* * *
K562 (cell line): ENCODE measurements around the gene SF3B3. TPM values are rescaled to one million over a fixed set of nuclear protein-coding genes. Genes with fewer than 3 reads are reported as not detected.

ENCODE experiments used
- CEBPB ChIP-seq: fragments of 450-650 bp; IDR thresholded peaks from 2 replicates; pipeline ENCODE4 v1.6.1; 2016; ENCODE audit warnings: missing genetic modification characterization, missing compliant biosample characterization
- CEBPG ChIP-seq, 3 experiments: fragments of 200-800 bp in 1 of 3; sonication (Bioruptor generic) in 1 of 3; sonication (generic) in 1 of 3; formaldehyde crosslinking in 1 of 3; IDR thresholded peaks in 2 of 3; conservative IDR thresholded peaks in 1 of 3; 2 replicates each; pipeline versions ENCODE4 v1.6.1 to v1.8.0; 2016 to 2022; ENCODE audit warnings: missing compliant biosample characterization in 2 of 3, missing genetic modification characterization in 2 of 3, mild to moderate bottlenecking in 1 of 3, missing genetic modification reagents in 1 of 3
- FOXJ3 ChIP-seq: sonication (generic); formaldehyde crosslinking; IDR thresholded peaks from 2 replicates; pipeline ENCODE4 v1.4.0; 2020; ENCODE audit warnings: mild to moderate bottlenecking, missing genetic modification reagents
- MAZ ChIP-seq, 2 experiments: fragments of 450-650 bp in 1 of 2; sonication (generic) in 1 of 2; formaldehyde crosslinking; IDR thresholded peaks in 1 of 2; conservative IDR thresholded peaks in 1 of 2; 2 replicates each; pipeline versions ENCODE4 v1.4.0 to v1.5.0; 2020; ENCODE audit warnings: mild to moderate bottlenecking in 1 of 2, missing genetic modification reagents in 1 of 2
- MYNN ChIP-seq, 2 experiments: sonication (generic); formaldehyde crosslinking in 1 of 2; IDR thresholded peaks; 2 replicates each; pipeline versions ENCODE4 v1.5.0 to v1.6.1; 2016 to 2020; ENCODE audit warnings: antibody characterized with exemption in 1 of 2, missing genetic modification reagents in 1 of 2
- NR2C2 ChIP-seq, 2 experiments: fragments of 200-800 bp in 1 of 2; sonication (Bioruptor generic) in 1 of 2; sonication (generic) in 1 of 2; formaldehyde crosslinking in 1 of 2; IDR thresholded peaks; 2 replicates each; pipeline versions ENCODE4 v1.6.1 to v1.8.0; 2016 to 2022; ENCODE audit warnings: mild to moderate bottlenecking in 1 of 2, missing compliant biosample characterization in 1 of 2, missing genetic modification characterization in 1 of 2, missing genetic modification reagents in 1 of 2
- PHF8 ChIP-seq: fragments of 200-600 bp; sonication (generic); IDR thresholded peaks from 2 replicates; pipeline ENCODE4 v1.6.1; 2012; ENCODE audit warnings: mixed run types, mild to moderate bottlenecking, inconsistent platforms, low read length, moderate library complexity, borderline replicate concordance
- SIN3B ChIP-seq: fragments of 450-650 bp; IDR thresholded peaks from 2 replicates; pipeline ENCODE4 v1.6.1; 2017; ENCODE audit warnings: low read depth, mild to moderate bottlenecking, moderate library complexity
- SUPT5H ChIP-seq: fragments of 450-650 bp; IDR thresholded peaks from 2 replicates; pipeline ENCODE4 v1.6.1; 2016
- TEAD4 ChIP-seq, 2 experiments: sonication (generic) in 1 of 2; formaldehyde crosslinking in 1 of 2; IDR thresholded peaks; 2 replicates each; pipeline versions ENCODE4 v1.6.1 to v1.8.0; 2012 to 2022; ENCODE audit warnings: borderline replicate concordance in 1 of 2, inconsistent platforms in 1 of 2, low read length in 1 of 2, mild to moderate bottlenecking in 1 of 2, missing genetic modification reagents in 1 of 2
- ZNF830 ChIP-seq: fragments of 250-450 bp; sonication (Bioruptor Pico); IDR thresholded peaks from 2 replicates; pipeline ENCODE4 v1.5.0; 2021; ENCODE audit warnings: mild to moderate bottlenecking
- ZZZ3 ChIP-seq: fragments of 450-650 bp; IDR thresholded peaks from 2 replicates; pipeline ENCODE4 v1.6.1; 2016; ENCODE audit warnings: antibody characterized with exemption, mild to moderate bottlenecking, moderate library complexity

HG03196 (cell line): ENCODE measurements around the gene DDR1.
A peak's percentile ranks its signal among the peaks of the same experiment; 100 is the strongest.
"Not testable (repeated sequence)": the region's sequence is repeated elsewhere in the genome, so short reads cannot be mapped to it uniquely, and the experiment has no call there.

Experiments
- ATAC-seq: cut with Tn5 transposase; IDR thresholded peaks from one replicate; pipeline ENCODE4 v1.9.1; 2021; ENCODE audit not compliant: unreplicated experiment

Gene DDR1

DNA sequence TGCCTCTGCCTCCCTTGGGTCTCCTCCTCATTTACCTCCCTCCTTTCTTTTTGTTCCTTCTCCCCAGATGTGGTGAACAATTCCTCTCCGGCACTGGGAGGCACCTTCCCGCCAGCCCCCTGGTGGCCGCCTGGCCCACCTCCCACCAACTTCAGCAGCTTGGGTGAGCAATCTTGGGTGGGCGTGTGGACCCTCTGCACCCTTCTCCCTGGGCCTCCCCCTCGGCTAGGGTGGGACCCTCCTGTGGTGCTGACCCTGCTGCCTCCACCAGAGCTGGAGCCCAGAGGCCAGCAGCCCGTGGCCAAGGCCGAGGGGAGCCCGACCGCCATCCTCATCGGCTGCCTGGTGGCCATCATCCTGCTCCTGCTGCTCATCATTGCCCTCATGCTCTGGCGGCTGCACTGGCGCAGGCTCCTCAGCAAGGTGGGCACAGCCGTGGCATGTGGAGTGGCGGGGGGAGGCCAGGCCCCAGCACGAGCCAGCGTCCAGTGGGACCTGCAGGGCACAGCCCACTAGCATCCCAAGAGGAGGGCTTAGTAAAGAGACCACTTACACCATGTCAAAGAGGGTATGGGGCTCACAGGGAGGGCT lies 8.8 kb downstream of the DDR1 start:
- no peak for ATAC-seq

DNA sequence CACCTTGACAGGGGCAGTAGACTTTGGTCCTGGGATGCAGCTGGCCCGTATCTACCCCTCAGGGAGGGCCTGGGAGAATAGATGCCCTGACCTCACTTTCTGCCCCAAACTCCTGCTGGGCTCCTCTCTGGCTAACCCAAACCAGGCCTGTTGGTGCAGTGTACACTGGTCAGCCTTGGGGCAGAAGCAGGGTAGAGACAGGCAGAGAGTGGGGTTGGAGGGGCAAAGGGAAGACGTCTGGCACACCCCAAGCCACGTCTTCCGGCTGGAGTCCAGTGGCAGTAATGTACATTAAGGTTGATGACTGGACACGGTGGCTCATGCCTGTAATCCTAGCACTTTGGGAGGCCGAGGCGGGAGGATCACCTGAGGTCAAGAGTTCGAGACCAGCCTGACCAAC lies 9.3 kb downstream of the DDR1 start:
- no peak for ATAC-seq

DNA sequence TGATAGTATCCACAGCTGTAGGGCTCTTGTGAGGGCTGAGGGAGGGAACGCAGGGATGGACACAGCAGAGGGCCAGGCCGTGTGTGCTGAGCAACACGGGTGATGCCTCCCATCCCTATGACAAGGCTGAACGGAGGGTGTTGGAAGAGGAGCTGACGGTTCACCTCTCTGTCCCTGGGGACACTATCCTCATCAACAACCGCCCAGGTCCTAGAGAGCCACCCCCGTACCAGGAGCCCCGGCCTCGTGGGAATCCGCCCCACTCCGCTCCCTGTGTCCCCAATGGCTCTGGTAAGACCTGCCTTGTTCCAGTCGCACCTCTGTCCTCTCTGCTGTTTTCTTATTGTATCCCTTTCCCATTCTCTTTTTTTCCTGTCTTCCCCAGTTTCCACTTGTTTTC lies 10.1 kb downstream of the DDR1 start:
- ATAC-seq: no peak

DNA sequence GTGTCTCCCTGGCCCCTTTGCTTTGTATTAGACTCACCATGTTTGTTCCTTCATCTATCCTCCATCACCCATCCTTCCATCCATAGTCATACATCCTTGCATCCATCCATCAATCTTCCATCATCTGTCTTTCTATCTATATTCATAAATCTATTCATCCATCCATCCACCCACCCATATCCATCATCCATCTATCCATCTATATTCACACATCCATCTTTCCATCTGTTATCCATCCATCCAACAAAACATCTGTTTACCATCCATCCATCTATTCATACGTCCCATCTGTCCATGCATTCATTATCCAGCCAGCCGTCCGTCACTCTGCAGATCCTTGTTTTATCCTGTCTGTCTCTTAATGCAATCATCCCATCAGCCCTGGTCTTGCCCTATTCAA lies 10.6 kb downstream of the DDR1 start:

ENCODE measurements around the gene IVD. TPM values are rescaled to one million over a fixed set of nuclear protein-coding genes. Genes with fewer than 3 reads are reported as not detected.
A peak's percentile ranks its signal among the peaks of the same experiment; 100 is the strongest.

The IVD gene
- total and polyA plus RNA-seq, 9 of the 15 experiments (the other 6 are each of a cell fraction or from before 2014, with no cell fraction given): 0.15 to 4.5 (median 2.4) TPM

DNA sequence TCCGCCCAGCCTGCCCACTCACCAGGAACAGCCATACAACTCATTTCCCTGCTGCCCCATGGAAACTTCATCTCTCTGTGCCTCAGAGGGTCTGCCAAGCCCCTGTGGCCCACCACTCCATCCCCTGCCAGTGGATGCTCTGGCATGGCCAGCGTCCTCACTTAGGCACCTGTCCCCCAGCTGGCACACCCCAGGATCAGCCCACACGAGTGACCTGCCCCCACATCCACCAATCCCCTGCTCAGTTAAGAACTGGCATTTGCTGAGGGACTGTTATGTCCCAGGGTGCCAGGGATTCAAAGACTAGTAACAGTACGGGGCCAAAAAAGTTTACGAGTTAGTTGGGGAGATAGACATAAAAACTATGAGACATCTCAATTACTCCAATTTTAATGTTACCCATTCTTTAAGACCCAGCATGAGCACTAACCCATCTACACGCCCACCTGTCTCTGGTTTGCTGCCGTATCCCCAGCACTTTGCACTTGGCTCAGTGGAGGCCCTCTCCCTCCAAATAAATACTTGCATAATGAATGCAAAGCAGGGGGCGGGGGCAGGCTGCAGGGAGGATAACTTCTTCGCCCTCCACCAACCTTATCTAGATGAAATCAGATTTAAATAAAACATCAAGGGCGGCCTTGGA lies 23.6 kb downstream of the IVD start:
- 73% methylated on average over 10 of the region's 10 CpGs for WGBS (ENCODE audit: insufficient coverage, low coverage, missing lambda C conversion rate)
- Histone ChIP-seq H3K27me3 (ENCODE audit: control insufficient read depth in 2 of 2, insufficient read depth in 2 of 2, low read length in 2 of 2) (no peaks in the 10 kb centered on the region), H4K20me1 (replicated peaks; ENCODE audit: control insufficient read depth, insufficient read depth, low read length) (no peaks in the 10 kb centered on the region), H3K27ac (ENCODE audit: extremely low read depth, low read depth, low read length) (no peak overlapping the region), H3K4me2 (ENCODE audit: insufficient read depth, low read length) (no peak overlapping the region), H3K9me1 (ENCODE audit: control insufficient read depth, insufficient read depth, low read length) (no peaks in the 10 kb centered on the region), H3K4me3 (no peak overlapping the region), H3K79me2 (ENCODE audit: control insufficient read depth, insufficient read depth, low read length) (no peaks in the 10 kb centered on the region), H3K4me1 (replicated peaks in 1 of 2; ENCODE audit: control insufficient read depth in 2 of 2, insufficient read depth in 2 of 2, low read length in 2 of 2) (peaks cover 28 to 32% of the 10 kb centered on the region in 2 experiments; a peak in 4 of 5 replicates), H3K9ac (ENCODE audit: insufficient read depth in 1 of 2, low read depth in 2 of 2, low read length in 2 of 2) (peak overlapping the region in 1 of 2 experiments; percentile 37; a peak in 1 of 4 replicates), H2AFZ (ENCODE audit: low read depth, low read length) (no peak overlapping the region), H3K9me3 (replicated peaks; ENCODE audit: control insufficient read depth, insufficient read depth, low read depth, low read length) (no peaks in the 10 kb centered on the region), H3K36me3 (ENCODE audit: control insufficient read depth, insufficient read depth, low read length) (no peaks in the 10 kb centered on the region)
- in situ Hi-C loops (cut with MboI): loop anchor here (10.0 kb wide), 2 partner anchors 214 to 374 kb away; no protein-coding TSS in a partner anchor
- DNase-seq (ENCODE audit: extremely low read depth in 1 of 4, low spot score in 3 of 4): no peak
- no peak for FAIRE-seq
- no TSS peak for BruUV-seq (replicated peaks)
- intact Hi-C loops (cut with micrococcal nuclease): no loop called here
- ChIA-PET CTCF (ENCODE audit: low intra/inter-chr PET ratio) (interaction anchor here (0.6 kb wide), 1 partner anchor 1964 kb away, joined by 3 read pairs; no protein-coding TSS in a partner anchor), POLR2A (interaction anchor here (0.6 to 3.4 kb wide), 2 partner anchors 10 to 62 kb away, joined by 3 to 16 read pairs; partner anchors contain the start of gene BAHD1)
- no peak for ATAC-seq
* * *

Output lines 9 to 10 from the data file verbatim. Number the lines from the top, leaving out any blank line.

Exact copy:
- PHF8 ChIP-seq: fragments of 200-600 bp; sonication (generic); IDR thresholded peaks from 2 replicates; pipeline ENCODE4 v1.6.1; 2012; ENCODE audit warnings: mixed run types, mild to moderate bottlenecking, inconsistent platforms, low read length, moderate library complexity, borderline replicate concordance
- SIN3B ChIP-seq: fragments of 450-650 bp; IDR thresholded peaks from 2 replicates; pipeline ENCODE4 v1.6.1; 2017; ENCODE audit warnings: low read depth, mild to moderate bottlenecking, moderate library complexity